In January, my daughter Gail and I journeyed to Germany for a two-week trip with one goal: to help further the ZACHOR Holocaust Remembrance Foundation’s mission to make sure we never forget the Holocaust and to honor International Holocaust Remembrance Day.
During those two weeks, I shared my story — and more important — my messages, to schools across the country. What were my messages?
That now, more than ever, we need to SHOUT-OUT. As anti-semitism rears its ugly head again, we need to speak UP and OUT and remind people that both love and hate are contagious; it’s important we choose love.
My journey was incredible! The first half of it, we stayed at the Zedakah Guest House Bethel, located in the Maisenbach area of the stunning Black Forest. This House is remarkable — they believe in the survival of Israel and take in elderly and poverty-stricken survivors to assist them. While I was there, I spoke three times at the guesthouse to those visiting on retreat programs.
I can’t imagine how many people my message will touch from those talks alone!
During this time, I also spoke to hundreds of kids from 14-18 years old at schools throughout Nagold, Neuenburg, and Althengstett. My message was unwavering; to teach love instead of hate and to not be embarrassed of their past. I made it clear that I don’t fault the son for his father’s sins and hold no grudges for choices these children had no control over.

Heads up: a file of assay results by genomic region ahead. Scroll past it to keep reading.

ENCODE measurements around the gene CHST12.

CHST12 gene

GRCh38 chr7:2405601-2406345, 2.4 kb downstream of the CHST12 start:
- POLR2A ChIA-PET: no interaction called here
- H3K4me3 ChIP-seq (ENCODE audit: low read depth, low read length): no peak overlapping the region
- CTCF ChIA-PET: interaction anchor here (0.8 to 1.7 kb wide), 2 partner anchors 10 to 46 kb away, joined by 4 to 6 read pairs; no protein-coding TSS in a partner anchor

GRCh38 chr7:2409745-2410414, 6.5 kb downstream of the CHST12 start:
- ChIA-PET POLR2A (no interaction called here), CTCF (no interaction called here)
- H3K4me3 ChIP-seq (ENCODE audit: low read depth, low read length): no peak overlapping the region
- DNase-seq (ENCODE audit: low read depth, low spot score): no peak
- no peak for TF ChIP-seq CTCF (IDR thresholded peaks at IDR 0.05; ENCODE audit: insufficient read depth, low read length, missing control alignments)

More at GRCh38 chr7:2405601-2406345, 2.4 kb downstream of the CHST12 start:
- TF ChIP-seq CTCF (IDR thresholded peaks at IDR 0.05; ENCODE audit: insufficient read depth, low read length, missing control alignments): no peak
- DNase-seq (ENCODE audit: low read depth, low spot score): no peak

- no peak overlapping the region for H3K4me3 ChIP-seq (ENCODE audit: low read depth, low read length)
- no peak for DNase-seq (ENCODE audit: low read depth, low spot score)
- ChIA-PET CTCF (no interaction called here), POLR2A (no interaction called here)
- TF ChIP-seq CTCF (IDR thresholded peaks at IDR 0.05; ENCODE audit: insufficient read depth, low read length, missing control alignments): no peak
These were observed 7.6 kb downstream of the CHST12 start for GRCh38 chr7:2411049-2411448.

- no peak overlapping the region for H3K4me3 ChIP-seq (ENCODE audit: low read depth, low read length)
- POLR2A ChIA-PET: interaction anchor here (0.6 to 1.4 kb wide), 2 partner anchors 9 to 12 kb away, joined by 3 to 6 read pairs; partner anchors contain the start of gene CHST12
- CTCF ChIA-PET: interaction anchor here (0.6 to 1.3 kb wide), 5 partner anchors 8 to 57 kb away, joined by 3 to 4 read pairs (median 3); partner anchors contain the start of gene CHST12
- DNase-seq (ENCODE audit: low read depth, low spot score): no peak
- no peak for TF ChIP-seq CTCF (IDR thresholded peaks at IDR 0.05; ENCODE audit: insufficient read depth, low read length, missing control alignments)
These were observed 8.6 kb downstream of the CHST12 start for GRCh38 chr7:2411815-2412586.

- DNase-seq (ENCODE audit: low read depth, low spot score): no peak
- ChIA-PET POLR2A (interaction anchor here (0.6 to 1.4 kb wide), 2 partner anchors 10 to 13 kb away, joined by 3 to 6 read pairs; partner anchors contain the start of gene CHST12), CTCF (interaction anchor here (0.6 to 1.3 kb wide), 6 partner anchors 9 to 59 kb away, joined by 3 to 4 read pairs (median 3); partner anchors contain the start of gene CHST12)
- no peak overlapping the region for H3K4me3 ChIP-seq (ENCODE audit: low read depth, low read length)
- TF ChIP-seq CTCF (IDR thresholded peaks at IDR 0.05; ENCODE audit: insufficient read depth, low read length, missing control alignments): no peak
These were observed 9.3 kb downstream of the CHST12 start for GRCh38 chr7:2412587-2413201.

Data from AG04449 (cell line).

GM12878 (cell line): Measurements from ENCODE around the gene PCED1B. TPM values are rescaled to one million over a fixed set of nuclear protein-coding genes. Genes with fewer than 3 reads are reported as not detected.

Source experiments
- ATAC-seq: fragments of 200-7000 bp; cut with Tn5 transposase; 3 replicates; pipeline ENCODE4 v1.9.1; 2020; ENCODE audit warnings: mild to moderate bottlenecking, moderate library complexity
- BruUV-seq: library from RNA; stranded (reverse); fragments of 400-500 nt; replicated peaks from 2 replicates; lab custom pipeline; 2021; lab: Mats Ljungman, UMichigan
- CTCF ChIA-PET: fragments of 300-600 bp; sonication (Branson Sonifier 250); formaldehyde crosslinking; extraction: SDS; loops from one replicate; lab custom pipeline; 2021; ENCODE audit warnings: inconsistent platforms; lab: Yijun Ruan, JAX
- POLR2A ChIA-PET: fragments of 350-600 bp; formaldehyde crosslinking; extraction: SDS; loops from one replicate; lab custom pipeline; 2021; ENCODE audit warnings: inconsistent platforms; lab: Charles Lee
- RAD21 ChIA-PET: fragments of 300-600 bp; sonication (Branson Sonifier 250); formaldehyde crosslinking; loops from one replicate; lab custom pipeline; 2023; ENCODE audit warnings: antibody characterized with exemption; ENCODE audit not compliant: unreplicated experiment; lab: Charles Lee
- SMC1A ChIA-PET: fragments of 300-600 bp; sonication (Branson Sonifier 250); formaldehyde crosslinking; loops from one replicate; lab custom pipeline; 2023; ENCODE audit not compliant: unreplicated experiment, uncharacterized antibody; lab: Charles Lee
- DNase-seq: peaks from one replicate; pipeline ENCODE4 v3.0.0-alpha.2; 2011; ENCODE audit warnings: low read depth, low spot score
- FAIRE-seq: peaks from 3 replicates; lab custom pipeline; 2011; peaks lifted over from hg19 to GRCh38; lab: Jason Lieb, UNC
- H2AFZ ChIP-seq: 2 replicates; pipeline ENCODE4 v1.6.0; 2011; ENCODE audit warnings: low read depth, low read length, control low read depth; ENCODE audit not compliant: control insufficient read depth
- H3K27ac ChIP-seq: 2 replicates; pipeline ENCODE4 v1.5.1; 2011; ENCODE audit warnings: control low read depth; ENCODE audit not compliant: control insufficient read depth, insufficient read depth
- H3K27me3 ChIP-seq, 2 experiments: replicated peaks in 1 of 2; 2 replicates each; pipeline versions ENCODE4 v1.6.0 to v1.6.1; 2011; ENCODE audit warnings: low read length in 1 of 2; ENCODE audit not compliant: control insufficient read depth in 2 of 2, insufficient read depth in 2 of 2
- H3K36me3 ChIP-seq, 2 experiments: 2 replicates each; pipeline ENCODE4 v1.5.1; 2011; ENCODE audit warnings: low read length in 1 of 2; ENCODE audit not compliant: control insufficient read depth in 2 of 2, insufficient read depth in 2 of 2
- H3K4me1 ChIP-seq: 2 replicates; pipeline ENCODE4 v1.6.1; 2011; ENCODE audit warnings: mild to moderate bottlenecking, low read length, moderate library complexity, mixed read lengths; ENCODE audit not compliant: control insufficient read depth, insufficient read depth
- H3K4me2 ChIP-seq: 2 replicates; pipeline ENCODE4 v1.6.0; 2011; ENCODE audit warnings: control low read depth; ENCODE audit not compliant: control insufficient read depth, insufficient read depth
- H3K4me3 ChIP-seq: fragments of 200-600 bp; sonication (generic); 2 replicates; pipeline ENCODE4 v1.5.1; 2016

I also addressed the core of the Holocaust — bullying — which is why I started I-SHOUT-OUT. Hitler was a bully. The Nazis were bullies. They silenced more than six million voices through their bullying. Today, no matter where you go, bullying exists and it’s a problem. There needs to be a change, and that time for change is now. I ended each lecture by having the students stand up and hold hands, repeating three times “Never Again, Never Again, Never Again” and then in German “Nie Wede” once.
On my third day, I met with Rainer Höss, the grandson of the Auschwitz commandant Rudolph Höss, and members of his Footsteps team to spend time together and discuss future collaborations. We’ve worked together in the past to help keep our world from developing amnesia.
On Jan. 27, joined Höss once again at Spiegelsaal Hall in Bad Liebenzell to speak to a standing room only crowd of 400 people including local dignitaries and the public who came from miles around.
To have that kind of turnout was surprising and brought an overwhelming sense of positivity. I am speaking in the same halls and schools where Hitler was promoting Nazism, and today a survivor has the attention of grandchildren and great grandchildren of Nazis, and they are interested in what I have to say. Even after I finished so late, these people who had been standing for hours didn’t leave. They lined up to shake my hand and say thank you. Some were older and had seen the Holocaust from their perspective, but didn’t know the history of their own neighborhood, and then all of a sudden, here was the other side right before their eyes. It was a truly moving experience and one I will never forget.
My schedule remained packed — it’s hard to keep someone with a mission down! Over the next two days, I spoke at two more schools and with Rainer at an ancient church. I watched as students listened, their eyes widening as they began to understand the importance of what I saw saying.